A Dynamic Programming Model of the Cyclic Steam Injection Process
- R.G. Bentsen (The U. of Alberta) | D.A.T. Donohoe (The Pennsylvania State U.)
- Document ID
- Society of Petroleum Engineers
- Journal of Petroleum Technology
- Publication Date
- December 1969
- Document Type
- Journal Paper
- 1,582 - 1,596
- 1969. Society of Petroleum Engineers
- 5.9.2 Geothermal Resources, 6.5.2 Water use, produced water discharge and disposal, 5.6.3 Deterministic Methods, 5.8.5 Oil Sand, Oil Shale, Bitumen, 5.4.6 Thermal Methods, 7.2.3 Decision-making Processes, 4.1.9 Tanks and storage systems, 2.4.3 Sand/Solids Control, 6.5.5 Oil and Chemical Spills, 4.1.2 Separation and Treating, 4.3.4 Scale, 4.1.5 Processing Equipment, 5.2.1 Phase Behavior and PVT Measurements
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Because cyclic steam injection is a multistage-decision process, dynamic programming -characterized by a criterion function to be satisfied, a programming -characterized by a criterion function to be satisfied, a number of stages in time and space, and decisions to be made at each stage to satisfy the criterion function - may be used to predict an optimum operating policy for the specific injection project.
The cyclic steam injection process has become the most widely applied and most successful thermal recovery technique in use today. Normally, steam stimulation is repeated several times during the life of a project. The problem is to select the optimum number and size of steam treatments so that the profits realized over the entire life of the project are profits realized over the entire life of the project are maximum. Obviously, operating costs rise directly with the frequency and amount of steam injection. Operating efficiency, on the other hand, can be adversely affected if the amount and frequency of stimulation are insufficient. Thus arises a multistage decision problem; that is, a decision must be made at each sub-period (day, for example), as to whether steam should be injected, and, if so, how much. It is desirable that these decisions be made in such a way as to secure maximum net profit before taxes. This can be achieved by dynamic programming.
To use dynamic programming, we must be able to predict not only the production rate-time curve predict not only the production rate-time curve resulting from a given simulation, but also how changes in stimulation policy will affect this curve. In this study, the effect of steam injection on well performance is estimated on the basis of a simple model performance is estimated on the basis of a simple model that takes into account both steady-state and transient flow. Oil production rate is calculated for both types of flow, and the larger of the two values is used. This allows the calculation to change to radial steady-state flow at such time as this mechanism becomes more effective than the transient mechanism.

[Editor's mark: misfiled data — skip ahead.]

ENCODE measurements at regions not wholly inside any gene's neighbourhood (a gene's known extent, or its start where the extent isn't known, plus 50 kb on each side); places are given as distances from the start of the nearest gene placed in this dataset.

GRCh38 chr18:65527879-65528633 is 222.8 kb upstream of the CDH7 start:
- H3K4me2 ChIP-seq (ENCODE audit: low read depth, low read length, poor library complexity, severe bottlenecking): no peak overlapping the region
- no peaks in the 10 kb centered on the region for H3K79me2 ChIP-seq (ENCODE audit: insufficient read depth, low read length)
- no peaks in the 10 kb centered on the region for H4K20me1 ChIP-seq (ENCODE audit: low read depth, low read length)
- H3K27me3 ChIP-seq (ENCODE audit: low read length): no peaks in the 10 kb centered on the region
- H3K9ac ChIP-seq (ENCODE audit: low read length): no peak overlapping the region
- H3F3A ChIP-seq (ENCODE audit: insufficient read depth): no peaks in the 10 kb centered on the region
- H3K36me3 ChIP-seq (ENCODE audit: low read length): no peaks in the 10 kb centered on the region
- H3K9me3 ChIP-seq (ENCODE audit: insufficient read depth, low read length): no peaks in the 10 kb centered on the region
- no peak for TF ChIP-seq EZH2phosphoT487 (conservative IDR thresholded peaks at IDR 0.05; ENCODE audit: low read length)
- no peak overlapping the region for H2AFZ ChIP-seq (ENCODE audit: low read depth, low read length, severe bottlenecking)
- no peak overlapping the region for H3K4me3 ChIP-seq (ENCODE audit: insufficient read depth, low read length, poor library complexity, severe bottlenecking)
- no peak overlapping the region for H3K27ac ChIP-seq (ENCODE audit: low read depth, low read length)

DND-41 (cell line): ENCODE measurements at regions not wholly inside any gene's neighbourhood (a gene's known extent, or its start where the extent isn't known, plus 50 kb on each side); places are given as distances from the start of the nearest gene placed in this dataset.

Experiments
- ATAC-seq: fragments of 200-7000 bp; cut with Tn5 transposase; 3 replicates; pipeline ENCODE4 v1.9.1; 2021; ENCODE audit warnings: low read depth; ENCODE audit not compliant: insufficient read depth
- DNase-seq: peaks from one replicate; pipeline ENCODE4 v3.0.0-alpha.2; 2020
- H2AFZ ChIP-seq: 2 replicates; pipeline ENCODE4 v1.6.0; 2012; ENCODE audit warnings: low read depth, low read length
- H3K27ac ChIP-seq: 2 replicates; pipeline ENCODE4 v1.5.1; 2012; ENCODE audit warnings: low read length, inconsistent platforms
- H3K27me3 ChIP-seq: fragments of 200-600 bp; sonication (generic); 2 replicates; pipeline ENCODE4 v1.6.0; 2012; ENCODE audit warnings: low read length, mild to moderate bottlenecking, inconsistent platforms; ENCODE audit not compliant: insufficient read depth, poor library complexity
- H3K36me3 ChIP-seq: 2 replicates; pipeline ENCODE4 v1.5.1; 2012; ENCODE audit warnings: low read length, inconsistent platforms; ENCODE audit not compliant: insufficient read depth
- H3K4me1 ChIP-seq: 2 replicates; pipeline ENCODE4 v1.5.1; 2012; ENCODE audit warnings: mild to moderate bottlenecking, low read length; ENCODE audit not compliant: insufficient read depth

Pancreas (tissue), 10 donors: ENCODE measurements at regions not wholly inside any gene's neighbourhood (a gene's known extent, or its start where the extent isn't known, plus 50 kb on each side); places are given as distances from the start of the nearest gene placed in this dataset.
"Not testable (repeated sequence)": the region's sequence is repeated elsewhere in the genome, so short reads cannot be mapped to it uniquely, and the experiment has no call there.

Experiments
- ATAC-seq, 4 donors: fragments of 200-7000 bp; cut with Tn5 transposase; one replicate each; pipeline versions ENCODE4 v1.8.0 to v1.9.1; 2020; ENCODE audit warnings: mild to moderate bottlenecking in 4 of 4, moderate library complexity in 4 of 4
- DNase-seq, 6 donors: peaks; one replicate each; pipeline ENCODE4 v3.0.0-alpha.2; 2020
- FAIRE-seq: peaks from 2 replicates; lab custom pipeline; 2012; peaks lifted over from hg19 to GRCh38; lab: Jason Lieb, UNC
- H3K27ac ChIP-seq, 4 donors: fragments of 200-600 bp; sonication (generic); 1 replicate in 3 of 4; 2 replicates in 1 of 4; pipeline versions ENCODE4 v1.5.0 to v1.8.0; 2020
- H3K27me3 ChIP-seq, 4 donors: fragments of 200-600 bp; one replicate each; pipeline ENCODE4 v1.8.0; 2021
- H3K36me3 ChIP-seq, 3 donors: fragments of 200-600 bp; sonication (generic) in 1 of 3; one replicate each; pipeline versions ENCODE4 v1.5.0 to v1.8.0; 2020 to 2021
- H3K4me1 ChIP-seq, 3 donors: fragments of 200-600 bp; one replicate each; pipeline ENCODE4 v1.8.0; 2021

We propose to show how dynamic programming can be used to optimize the steam soak process with respect to net profit. For this, a mathematical representation of the steam soak technique is necessary. A further objective, therefore, is the formulation of a mathematical model capable of realistically simulating the physical process.
Oil Production Response Model
The advantage of using a mathematical model is its generality and case of manipulation. However, the model must be an accurate representation of the physical process, for a solution derived from a model physical process, for a solution derived from a model can be no better than the model itself. The question now arises as to how well the model should be expected to simulate reality. In general, the simplest model should be tried first, for additional accuracy is apt to require additional cost and time. Also, the search for a high degree of accuracy may yield only greater complexity and difficulty without yielding significantly better results.
With this in mind, we kept our model as simple as possible, yet generally representative of the actual possible, yet generally representative of the actual physical process. The number of state variables is physical process. The number of state variables is limited to three, and stochastic variations in the parameters are ignored. As a consequence, use of parameters are ignored. As a consequence, use of this model should be restricted to cases in which the underlying assumptions are not severely violated.
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